Jared Bernstein, of the New York Times, writes about cost-of-living discrepancies between and within various states in this country and why standardizing a minimum wage might not be as effective in one state as it is in another. He suggests that local wage authorization might be a better method of ensuring that people can live off of their wages.
A Minimum Wage That Makes Sense

Wage Theft

Rachel Adams, of the New York Times, writes about the New York District Attorney General Eric Schneiderman’s, support of a bill against the use of ATM cards to pay employees.

“But consumer advocates say that [the costs employers are avoiding via ATM Cards] are often passed on to employees, who are charged a few cents to several dollars for everything from checking the balance on a card to inactivity. The small amounts can quickly take a large bite from a small paycheck.”

New York Attorney General Supports a Bill Regulating Payroll Cards

Emily Alpert Reyes, of the LA Times, reports on how members of the Los Angeles City Council are working on a bill to impose penalties on employers who steal wages from their workers.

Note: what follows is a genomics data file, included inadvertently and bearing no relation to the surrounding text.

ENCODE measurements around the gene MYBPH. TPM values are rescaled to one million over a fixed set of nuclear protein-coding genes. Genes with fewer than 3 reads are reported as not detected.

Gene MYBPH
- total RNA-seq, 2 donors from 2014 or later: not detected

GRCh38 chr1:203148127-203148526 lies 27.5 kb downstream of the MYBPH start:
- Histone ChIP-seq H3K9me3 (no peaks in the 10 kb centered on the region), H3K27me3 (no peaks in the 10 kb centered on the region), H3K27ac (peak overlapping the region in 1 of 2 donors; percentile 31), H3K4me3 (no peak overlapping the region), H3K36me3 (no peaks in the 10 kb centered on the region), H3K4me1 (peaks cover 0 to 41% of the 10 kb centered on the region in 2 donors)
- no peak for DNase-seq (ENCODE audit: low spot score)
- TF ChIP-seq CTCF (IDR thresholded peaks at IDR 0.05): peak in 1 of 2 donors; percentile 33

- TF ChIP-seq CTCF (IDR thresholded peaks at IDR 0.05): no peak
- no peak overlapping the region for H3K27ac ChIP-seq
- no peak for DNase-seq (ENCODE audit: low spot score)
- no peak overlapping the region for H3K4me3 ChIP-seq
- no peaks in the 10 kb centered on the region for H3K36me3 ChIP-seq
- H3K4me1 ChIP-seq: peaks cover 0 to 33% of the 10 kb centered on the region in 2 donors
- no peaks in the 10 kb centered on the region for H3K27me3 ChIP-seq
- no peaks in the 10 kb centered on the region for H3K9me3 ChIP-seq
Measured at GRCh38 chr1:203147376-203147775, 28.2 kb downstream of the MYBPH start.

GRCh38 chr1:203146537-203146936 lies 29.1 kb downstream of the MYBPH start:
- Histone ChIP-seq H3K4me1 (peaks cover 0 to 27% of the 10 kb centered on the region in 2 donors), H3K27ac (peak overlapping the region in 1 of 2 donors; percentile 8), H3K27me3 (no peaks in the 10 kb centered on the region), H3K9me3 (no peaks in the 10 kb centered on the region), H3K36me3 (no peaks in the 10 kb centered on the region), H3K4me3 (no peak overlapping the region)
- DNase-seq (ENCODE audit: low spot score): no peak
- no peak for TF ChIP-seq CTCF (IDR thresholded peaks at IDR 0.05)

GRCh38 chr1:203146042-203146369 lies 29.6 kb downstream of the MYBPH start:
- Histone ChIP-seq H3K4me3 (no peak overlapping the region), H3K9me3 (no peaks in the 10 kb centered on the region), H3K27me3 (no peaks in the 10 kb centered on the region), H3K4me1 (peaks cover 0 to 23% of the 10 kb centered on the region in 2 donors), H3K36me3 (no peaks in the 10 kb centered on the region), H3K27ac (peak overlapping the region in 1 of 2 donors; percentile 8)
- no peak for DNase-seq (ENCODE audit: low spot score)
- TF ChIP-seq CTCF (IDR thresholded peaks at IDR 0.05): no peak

“Los Angeles is really the wage-theft capital of the country,” said Tia Koonse, legal and policy research manager at the UCLA Labor Center. “Workers are simply afraid to come forward.”
L.A. Councilmen Push for Ordinance to Crack Down on Wage Theft.”


Emily Jane Fox, of CNN, describes the class action lawsuit that McDonald’s workers in California and Michigan are taking against McDonalds for cheating them out of wages for overtime among other offenses.

“The median pay for the fast food workers nationwide stands at just more than $9 an hour, or about $18,500 a year. That’s roughly $4,500 lower than Census Bureau’s poverty income threshold level of $23,000 for a family of four.”

McDonald’s Workers Sue for Wage Theft


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